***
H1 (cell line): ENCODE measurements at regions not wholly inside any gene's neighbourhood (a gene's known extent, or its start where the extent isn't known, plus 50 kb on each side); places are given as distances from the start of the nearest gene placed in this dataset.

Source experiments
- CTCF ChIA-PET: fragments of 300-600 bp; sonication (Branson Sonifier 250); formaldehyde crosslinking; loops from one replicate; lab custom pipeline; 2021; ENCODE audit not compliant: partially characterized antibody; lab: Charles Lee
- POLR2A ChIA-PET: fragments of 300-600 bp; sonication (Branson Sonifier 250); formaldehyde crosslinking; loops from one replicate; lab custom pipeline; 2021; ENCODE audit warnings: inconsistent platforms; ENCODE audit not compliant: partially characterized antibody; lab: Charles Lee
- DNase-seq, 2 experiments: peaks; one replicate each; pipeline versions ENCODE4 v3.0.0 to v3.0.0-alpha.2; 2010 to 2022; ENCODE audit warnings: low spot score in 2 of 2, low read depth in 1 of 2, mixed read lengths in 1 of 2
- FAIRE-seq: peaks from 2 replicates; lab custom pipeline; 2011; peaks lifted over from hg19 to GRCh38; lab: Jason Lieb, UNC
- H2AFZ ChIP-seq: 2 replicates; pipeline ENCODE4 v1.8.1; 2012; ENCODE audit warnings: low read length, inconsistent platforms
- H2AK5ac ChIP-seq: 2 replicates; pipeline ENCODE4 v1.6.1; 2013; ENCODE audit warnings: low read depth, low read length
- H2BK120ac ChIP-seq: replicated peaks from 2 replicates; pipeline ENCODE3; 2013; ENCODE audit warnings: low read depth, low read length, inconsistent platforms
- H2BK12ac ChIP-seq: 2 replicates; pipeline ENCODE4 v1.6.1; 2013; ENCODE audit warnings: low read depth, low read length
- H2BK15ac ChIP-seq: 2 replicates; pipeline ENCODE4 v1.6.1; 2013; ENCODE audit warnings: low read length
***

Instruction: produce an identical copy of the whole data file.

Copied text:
H1 (cell line): ENCODE measurements at regions not wholly inside any gene's neighbourhood (a gene's known extent, or its start where the extent isn't known, plus 50 kb on each side); places are given as distances from the start of the nearest gene placed in this dataset.

Source experiments
- CTCF ChIA-PET: fragments of 300-600 bp; sonication (Branson Sonifier 250); formaldehyde crosslinking; loops from one replicate; lab custom pipeline; 2021; ENCODE audit not compliant: partially characterized antibody; lab: Charles Lee
- POLR2A ChIA-PET: fragments of 300-600 bp; sonication (Branson Sonifier 250); formaldehyde crosslinking; loops from one replicate; lab custom pipeline; 2021; ENCODE audit warnings: inconsistent platforms; ENCODE audit not compliant: partially characterized antibody; lab: Charles Lee
- DNase-seq, 2 experiments: peaks; one replicate each; pipeline versions ENCODE4 v3.0.0 to v3.0.0-alpha.2; 2010 to 2022; ENCODE audit warnings: low spot score in 2 of 2, low read depth in 1 of 2, mixed read lengths in 1 of 2
- FAIRE-seq: peaks from 2 replicates; lab custom pipeline; 2011; peaks lifted over from hg19 to GRCh38; lab: Jason Lieb, UNC
- H2AFZ ChIP-seq: 2 replicates; pipeline ENCODE4 v1.8.1; 2012; ENCODE audit warnings: low read length, inconsistent platforms
- H2AK5ac ChIP-seq: 2 replicates; pipeline ENCODE4 v1.6.1; 2013; ENCODE audit warnings: low read depth, low read length
- H2BK120ac ChIP-seq: replicated peaks from 2 replicates; pipeline ENCODE3; 2013; ENCODE audit warnings: low read depth, low read length, inconsistent platforms
- H2BK12ac ChIP-seq: 2 replicates; pipeline ENCODE4 v1.6.1; 2013; ENCODE audit warnings: low read depth, low read length
- H2BK15ac ChIP-seq: 2 replicates; pipeline ENCODE4 v1.6.1; 2013; ENCODE audit warnings: low read length